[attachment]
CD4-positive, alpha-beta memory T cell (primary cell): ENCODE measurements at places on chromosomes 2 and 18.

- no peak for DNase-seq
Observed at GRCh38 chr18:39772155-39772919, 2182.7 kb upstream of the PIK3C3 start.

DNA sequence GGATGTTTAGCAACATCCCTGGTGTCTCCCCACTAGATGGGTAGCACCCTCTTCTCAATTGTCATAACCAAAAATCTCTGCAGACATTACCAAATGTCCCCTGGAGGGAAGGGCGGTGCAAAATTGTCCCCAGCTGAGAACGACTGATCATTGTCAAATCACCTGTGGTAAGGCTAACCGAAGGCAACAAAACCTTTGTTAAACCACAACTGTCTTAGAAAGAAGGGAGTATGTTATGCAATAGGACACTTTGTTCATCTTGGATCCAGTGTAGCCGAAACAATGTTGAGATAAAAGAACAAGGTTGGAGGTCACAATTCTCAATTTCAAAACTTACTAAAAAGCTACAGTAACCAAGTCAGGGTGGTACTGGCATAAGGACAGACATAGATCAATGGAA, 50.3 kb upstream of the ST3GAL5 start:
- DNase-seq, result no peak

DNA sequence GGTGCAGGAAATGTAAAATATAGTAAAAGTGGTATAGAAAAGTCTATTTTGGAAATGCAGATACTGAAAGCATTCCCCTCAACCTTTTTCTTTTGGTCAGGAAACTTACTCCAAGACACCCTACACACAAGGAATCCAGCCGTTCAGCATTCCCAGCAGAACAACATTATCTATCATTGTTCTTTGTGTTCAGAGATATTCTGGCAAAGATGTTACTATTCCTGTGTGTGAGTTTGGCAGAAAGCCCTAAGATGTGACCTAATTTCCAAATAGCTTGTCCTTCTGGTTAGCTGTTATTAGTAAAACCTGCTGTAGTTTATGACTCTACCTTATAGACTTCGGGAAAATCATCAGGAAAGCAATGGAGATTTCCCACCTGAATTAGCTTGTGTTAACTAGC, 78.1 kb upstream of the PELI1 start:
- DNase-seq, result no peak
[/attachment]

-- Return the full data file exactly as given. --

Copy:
CD4-positive, alpha-beta memory T cell (primary cell): ENCODE measurements at places on chromosomes 2 and 18.

- no peak for DNase-seq
Observed at GRCh38 chr18:39772155-39772919, 2182.7 kb upstream of the PIK3C3 start.

DNA sequence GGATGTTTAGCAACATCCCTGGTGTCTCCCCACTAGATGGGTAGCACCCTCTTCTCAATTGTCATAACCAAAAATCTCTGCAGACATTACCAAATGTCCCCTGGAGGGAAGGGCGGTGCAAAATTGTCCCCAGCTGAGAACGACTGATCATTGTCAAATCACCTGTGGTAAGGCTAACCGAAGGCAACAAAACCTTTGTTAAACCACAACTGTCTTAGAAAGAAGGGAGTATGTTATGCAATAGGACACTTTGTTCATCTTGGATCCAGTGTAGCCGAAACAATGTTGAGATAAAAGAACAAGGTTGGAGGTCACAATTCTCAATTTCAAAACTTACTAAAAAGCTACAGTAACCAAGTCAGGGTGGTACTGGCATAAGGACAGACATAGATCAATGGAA, 50.3 kb upstream of the ST3GAL5 start:
- DNase-seq, result no peak

DNA sequence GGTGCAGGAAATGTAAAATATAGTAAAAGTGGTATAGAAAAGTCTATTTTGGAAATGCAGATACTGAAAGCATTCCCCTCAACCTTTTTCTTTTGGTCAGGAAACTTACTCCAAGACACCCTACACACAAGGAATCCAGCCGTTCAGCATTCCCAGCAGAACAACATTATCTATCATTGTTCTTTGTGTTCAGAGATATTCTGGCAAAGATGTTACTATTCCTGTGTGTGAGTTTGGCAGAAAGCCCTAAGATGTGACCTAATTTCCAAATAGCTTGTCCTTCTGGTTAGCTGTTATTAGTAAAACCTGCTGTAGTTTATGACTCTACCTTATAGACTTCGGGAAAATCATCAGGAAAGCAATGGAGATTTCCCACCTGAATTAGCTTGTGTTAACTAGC, 78.1 kb upstream of the PELI1 start:
- DNase-seq, result no peak